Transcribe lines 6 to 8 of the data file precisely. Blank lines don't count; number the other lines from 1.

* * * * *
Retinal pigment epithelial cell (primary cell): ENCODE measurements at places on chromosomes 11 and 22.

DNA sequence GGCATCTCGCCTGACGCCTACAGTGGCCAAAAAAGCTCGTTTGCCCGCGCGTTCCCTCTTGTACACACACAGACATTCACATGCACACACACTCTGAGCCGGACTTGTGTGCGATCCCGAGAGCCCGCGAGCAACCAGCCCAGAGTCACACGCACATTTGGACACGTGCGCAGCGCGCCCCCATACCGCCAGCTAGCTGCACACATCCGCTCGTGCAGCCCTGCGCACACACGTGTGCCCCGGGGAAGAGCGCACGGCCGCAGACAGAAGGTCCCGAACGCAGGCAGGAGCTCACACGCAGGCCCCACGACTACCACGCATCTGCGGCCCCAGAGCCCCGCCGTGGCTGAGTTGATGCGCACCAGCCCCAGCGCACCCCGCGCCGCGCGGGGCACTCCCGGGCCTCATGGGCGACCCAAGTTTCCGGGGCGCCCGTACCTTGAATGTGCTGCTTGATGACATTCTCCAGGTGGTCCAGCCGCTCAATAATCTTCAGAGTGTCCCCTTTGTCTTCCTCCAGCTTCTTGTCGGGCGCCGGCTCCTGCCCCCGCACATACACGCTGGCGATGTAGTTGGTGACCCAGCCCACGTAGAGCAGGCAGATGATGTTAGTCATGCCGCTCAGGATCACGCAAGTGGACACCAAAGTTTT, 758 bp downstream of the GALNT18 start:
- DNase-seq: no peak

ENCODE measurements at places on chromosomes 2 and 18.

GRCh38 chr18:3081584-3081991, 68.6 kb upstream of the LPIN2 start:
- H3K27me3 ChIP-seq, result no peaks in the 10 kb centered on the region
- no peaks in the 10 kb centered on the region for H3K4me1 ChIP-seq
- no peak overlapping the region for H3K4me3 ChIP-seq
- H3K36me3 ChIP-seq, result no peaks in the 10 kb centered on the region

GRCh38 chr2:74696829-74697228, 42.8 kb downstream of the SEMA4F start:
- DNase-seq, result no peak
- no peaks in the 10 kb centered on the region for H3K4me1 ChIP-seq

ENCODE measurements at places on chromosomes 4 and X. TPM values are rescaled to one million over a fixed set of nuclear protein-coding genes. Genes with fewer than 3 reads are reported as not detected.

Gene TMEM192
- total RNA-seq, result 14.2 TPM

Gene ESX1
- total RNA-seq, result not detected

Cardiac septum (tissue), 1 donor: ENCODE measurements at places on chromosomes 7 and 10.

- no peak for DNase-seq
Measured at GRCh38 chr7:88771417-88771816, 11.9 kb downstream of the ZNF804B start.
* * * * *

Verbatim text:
- H3K27me3 ChIP-seq, result no peaks in the 10 kb centered on the region
- no peaks in the 10 kb centered on the region for H3K4me1 ChIP-seq
- no peak overlapping the region for H3K4me3 ChIP-seq